Establishment of a Langerhans cell histiocytosis lesion cell line with dermal dendritic cell characteristics

  • Authors:
    • Ichiro Murakami
    • Jean Gogusev
    • Francis Jaubert
    • Michiko Matsushita
    • Kazuhiko Hayashi
    • Ikuo Miura
    • Takehiro Tanaka
    • Takashi Oka
    • Tadashi Yoshino
  • View Affiliations

  • Published online on: October 24, 2014     https://doi.org/10.3892/or.2014.3567
  • Pages: 171-178
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Abstract

A cell line named PRU-1, derived from a Langerhans cell (LC) histiocytosis (LCH) skull lesion of a 7-year-old boy, was established and characterized. PRU-1 is an adherent spindle-shaped cell line that shows no Birbeck granules on electron microscopy. Flow cytometric analysis of cells collected from the early seventh passage showed no LC phenotypes of CD1a and S100 protein. Immunostaining of PRU-1 cells also revealed no expression of LC markers but showed expression of CD11c, CD54 (ICAM-1) and CD68, which was also observed in some peripherally located cells of the original LCH lesion. The PRU-1 cells stained positive for factor XIIIa and negative for CD34, suggesting a dermal dendritic cell phenotype. Cytogenetic analyses revealed abnormalities such as 39,XY,-2,-4,-8,-12,-12,-14,add(18)(q21),20,+mar and 44,XY,-11,-14,add(18)(q21). TCRγ rearrangement in the PRU-1 cells was not amplified by PCR. Tumorigenicity was not proven by xenografting into SCID mice. A conditioned medium from PRU-1 culture induced the proliferation of peripheral blood lymphocytes as well as the activation of monocytes from a healthy donor into CD1a-positive LC-like cells. Because the phenotypic characteristics of PRU-1 differed from those of CD1a-positive abnormal LC-like cells (LCH cells), it was likely that the PRU-1 cells were derived from peripherally located cells of the LCH lesion rather than LCH cells. LCH has been regarded as a type of granulomatous neoplasm with several intermingled inflammatory cells and influenced by stimuli such as Merkel cell polyomavirus (MCPyV) infection or cigarette smoking. However, in the PRU-1 cells, MCPyV-DNA was not detected by PCR. Stromal cell-like PRU-1 cells are likely to produce some growth or differentiation factors, which may play important roles in LCH lesion formation, cell maintenance and LC-like cell induction.

Introduction

Langerhans cell (LC) histiocytosis (LCH) is a disease characterized by the proliferation of CD1a-positive abnormal LC-like cells (LCH cells). The Writing Group of the Histiocyte Society has defined LCH as a single system disease or a multisystem disease (1). Although it has not yet determined whether LCH is a reactive or neoplastic disease, recent data suggest a reactive disorder with an underlying oncogenic potential. In this context, both LCH and pulmonary LCH harbor the BRAF V600E mutation (2,3) and appear to be related to stimuli such as viral infection (46) and cigarette smoking (7,8). In addition, it has been reported that the extinction of stimuli may cause spontaneous healing of the LCH disease (911).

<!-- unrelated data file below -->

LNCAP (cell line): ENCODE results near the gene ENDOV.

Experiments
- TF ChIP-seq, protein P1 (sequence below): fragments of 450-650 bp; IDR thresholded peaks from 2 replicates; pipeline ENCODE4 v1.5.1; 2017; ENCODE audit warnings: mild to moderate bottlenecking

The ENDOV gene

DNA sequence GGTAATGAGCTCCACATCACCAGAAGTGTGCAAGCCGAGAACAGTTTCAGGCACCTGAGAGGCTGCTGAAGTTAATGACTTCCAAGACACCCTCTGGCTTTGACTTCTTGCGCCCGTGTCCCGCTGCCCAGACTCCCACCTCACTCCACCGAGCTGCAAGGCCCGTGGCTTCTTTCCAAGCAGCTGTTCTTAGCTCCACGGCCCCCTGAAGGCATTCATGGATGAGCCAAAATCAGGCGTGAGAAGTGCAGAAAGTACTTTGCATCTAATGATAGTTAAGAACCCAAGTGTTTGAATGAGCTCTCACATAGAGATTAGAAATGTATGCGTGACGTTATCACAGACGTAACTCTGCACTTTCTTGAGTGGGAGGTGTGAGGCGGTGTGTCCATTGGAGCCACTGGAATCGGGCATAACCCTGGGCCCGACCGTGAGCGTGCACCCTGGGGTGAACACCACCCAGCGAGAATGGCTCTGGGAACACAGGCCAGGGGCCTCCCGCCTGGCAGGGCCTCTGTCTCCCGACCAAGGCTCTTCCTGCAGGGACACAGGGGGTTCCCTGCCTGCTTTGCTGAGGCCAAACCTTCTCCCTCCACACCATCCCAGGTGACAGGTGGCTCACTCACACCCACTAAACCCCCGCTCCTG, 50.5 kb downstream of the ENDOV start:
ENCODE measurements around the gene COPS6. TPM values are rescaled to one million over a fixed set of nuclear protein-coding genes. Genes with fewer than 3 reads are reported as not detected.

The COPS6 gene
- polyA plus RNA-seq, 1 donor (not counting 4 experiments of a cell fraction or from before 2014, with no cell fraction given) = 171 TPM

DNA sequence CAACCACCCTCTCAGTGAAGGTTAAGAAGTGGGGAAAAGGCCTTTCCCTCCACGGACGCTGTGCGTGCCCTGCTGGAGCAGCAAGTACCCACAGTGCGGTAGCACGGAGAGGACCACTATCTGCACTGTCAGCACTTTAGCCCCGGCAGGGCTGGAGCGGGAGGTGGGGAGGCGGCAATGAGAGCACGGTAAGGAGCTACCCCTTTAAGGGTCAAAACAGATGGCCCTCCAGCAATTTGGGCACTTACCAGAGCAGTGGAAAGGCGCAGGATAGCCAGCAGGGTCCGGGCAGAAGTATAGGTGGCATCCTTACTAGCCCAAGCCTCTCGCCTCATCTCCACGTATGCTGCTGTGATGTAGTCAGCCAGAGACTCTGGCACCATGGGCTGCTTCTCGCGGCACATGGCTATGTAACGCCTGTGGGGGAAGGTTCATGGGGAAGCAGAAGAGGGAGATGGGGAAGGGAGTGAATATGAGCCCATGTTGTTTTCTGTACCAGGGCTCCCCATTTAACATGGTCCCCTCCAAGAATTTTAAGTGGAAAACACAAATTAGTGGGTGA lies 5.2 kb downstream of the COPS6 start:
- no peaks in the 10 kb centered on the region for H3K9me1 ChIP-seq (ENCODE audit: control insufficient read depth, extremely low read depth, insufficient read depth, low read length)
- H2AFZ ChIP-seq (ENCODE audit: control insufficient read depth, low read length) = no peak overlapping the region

In terms of LCH as a reactive disease, it has been suggested that viruses might act as causal candidates (6,1215). Scappaticci et al (16) found that peripheral blood lymphocytes from LCH patients contained chromatid and/or chromosomal breaks, as well as structural chromosomal rearrangements, and concluded that LCH is pathogenetically related to an inherent genetic instability or is caused by environmental viral agents. We recently described the possibility of a causal relationship between Merkel cell polyomavirus (MCPyV) and LCH (4).

Establishment of a cell line derived from an LCH lesion may provide significant information regarding the cell origin and pathogenesis of the disease. In a previous report, we described the establishment of a bone LCH lesion-derived cell line named DOR-1, which showed CD10-positive bone marrow stromal cell characteristics (17). In the present study, we report a second cell line named PRU-1, established also from bone LCH, which shows stromal dermal dendritic cell (DDC) characteristics.

Materials and methods

Patient

A lytic lesion developed in the skull of a 7-year-old boy who was biopsied at surgery. Histological analysis confirmed an LCH lesion, which was composed of CD1a+ and S100+ cells that intermingled with inflammatory cells and were surrounded by dense mesenchymal tissue.